One of my favourite things about summer is driving around, always having cash ready, stopping at people's tiny stalls and buying produce fresh from their gardens, beehives, chicken coops etc.

                Animal produce generally has to be registered, but everyone is free to sell vegetables and fruit. They call it "Stalddørssalg" which roughly translated means "barn door sale"

                It looks like this:



                There is also a possibility to expand the sale and make a kind of cottage-shop. This is a bit more demanding though.

                1. http://homebasedbaking.com/wp-content...

                  Closest thing to a cottage food law in NJ (so far). Cape May county, District 16 in 2011 tried to get some traction on a Cottage Food Law but so far...we NJ folks wait..


                  2 Replies
                  1. re: HillJ

                    Do you think this applies to dried herb mixes?

                  2. http://www.bringinghomethebaking.com/...

                    amina1, if you are interested in researching very specific details about home based food business, this link provides some details to answers your questions by state, including each state's status.

                      1. re: jbsiegel

                        Me too! Sign the petition I linked! In the meantime food swaps, fairs and contests are the only way to go...unless you invest in a working NJ farm.

                        1. re: jbsiegel

                          I do to! It's ridiculous that in NJ you cannot even make party favors using pre-packaged candies and sell them from your home! My local health department said it's a "storage safety issue". I would bet anything that it is safer to store candy in my home than in the roach infested bodega down the street.

                          1. re: jbsiegel

                            I signed the petition but do think it would get more attention of a bigger petition site, like change.org.

                            1. re: Jerseygirl111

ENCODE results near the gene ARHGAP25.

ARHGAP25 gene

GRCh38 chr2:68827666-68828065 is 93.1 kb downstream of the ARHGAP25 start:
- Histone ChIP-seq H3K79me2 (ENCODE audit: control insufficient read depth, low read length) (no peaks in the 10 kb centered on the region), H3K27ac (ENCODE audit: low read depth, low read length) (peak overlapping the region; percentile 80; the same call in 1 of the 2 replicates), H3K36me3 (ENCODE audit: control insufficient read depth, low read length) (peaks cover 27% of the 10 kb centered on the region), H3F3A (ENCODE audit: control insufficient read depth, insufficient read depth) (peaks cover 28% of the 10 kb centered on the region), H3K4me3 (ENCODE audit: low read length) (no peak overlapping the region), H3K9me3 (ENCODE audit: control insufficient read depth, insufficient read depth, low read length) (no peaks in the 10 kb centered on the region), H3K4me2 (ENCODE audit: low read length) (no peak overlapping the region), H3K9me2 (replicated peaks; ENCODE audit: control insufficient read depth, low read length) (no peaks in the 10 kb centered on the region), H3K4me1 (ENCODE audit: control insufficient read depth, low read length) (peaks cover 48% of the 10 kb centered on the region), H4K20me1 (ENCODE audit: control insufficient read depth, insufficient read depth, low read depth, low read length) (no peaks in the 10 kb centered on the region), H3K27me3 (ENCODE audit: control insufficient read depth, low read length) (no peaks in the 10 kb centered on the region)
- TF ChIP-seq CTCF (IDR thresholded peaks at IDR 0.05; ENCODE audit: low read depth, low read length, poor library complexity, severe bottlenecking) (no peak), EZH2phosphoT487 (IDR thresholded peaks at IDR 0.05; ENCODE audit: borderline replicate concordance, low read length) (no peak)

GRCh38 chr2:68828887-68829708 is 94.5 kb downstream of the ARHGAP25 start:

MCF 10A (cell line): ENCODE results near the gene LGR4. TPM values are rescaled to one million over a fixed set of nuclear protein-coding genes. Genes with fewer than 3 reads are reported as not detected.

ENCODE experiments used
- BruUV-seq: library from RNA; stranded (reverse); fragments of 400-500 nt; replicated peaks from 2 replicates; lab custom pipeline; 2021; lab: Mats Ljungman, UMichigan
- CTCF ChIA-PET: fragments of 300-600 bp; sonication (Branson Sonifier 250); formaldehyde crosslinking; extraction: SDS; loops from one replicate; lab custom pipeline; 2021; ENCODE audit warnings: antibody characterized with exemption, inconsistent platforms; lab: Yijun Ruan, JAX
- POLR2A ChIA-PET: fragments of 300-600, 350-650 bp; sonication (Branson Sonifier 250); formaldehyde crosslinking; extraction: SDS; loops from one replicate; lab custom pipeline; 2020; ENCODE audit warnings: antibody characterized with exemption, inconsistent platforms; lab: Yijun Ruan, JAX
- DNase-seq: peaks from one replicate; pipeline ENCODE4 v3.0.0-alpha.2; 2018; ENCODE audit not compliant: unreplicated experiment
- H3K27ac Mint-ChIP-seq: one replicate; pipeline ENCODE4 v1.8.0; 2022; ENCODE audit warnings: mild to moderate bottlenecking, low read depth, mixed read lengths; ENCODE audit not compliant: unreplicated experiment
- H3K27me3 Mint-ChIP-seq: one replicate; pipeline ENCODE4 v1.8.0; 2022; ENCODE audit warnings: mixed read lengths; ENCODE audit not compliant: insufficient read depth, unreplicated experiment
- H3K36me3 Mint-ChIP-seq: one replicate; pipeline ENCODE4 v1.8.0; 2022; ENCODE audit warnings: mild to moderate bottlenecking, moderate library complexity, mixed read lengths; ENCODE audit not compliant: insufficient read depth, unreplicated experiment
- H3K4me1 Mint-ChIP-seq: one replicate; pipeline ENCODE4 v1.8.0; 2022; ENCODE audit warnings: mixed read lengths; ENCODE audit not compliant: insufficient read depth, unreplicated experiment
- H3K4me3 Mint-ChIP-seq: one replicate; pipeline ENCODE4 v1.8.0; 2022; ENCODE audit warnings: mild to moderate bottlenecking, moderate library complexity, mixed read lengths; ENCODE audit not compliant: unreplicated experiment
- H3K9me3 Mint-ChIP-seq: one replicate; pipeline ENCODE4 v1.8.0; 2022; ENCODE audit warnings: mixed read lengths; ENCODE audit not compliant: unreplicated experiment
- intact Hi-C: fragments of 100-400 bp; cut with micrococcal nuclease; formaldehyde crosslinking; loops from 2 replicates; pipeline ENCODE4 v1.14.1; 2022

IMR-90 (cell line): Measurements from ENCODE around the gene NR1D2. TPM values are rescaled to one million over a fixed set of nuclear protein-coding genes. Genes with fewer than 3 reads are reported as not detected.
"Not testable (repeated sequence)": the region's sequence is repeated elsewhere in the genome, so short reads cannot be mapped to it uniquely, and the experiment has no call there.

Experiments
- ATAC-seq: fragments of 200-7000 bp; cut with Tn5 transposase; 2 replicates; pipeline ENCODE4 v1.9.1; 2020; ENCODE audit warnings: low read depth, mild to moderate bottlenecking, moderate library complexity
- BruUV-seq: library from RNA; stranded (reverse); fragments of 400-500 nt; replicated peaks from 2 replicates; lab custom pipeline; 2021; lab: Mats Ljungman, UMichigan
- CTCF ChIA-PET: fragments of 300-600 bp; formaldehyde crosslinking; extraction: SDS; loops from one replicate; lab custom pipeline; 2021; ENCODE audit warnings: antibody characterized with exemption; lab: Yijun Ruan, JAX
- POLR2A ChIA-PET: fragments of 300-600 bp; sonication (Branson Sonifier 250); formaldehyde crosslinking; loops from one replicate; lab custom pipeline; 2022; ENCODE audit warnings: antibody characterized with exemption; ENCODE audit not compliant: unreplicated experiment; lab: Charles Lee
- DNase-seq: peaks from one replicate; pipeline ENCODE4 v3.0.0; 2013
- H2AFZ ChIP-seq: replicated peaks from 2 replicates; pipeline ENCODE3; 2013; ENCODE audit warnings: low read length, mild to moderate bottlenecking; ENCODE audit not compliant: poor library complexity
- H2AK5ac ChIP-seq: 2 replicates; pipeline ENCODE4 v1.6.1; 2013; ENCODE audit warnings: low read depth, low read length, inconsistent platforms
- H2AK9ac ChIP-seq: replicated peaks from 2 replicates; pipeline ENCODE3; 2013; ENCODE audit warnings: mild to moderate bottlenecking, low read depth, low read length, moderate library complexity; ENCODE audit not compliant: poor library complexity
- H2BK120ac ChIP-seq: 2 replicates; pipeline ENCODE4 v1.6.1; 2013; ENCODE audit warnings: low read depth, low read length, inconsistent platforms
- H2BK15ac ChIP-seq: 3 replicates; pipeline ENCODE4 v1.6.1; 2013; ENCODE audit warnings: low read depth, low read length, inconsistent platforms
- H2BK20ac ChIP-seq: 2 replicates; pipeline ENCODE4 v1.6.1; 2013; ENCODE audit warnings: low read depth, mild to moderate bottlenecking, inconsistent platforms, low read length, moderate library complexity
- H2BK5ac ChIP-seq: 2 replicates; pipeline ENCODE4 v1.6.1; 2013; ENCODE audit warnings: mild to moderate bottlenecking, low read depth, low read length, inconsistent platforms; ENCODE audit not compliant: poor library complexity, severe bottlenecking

Cape May county is by far the strongest voice for change. CMC needs more state wide support.

                          2. Here's an article on how it's working out in LA:

                            1. If it was humanely cooked, why not?

                              1. Of course these kinds of laws vary from state to state. A few years ago the Minnesota legislature was considering passing a law that would require all kitchens that made and sold food need to be inspected by the health department and get certified and follow all of the same rules and regs that restaurants must comply with. Sounds reasonable, right? Well, they did not take into account all of the kitchens in churches, synagogues, halls, temples, etc. It would be an undue burden for some of them, and besides that, there was not a proven need to go to such measures (no outbreak of foodborne illness to point to.

                                When I was a kid the neighbor lady had a cake baking operation in her home. She mostly made wedding cakes. (Not much profit for the effort for a sheet cake.) She had a small, commercial kitchen on the side of the house.

                                1. I am waiting for my permit to be approved. This bill was passed in California and went into effect Jan 1 2013. Unfortunately, the cities and counties and health depts were not prepared, and they are slowly getting organized.

                                  Every county and city has their own guidelines around this new law, and there is a little of inconsistency in what ingredients are being approved (you have to submit an ingredients label for every product you might sell) and also in fees.

                                  There are two types of permits: Class A which enables you to sell to directly to consumers (farmer's markets, etc), and Class B which enables you to sell to retail establishment for resale. Class B requires a kitchen inspection (different guidelines than a commercial kitchen).

                                  There is also a cap on how much you can earn, which increases over three years.

                                  There is a new bill being introduced to refine this new law, and hopefully bring some consistency across the state.

                                  Looking forward to my permit (hopefully in the next few days!)